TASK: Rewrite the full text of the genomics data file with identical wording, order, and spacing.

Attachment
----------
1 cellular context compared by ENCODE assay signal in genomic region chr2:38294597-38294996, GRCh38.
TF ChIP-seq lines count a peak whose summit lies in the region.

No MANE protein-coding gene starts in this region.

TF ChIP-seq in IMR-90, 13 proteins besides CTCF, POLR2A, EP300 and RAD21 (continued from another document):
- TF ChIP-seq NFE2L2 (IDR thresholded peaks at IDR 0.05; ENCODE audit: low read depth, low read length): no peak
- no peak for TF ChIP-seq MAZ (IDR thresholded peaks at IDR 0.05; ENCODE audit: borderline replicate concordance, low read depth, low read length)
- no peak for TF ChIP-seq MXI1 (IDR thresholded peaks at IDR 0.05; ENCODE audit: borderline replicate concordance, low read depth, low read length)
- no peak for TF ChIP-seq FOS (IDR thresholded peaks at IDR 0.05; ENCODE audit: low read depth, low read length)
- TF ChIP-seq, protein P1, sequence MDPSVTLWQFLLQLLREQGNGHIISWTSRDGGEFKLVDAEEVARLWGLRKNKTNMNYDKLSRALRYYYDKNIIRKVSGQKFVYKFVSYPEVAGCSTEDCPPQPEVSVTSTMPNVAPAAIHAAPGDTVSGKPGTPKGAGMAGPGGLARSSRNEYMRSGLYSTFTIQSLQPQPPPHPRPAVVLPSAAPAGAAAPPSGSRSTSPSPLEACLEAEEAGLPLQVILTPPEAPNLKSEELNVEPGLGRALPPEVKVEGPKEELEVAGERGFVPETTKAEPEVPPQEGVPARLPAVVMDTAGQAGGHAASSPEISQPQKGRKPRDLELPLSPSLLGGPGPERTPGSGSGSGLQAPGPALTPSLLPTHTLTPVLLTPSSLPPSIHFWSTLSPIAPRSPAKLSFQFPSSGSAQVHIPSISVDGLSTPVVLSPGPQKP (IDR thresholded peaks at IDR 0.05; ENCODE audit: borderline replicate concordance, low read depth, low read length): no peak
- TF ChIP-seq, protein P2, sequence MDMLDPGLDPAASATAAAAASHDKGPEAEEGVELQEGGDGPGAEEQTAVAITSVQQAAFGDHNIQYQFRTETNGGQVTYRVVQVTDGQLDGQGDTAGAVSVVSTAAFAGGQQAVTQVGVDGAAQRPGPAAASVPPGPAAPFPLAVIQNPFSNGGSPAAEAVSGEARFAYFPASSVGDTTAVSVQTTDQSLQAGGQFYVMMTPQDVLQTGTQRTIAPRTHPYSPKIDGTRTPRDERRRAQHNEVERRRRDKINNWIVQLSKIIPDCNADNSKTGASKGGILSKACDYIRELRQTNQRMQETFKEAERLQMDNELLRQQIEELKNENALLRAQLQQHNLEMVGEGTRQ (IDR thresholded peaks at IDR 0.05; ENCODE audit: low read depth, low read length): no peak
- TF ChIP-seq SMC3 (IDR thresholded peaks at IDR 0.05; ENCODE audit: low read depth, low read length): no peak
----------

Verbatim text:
1 cellular context compared by ENCODE assay signal in genomic region chr2:38294597-38294996, GRCh38.
TF ChIP-seq lines count a peak whose summit lies in the region.

No MANE protein-coding gene starts in this region.

TF ChIP-seq in IMR-90, 13 proteins besides CTCF, POLR2A, EP300 and RAD21 (continued from another document):
- TF ChIP-seq NFE2L2 (IDR thresholded peaks at IDR 0.05; ENCODE audit: low read depth, low read length): no peak
- no peak for TF ChIP-seq MAZ (IDR thresholded peaks at IDR 0.05; ENCODE audit: borderline replicate concordance, low read depth, low read length)
- no peak for TF ChIP-seq MXI1 (IDR thresholded peaks at IDR 0.05; ENCODE audit: borderline replicate concordance, low read depth, low read length)
- no peak for TF ChIP-seq FOS (IDR thresholded peaks at IDR 0.05; ENCODE audit: low read depth, low read length)
- TF ChIP-seq, protein P1, sequence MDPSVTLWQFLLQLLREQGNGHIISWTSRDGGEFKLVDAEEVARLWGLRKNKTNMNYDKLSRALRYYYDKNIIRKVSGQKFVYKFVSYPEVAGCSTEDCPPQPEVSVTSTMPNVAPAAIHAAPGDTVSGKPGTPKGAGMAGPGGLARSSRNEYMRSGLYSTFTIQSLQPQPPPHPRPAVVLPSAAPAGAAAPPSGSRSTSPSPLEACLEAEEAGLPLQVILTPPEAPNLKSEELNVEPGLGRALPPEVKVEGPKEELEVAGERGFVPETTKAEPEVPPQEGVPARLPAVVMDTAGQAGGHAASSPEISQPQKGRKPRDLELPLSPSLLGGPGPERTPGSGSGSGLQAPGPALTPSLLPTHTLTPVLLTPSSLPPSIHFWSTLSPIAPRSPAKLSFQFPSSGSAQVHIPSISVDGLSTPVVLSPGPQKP (IDR thresholded peaks at IDR 0.05; ENCODE audit: borderline replicate concordance, low read depth, low read length): no peak
- TF ChIP-seq, protein P2, sequence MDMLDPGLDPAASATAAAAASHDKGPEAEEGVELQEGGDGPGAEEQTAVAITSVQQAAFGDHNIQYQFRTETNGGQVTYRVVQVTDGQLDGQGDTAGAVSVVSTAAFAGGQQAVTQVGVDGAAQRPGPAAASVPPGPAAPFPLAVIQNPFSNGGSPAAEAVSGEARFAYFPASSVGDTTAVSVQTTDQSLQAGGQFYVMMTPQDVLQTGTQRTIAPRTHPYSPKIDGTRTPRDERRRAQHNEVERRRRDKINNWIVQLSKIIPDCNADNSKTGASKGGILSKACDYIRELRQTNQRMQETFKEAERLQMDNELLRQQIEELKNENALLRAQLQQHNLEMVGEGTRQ (IDR thresholded peaks at IDR 0.05; ENCODE audit: low read depth, low read length): no peak
- TF ChIP-seq SMC3 (IDR thresholded peaks at IDR 0.05; ENCODE audit: low read depth, low read length): no peak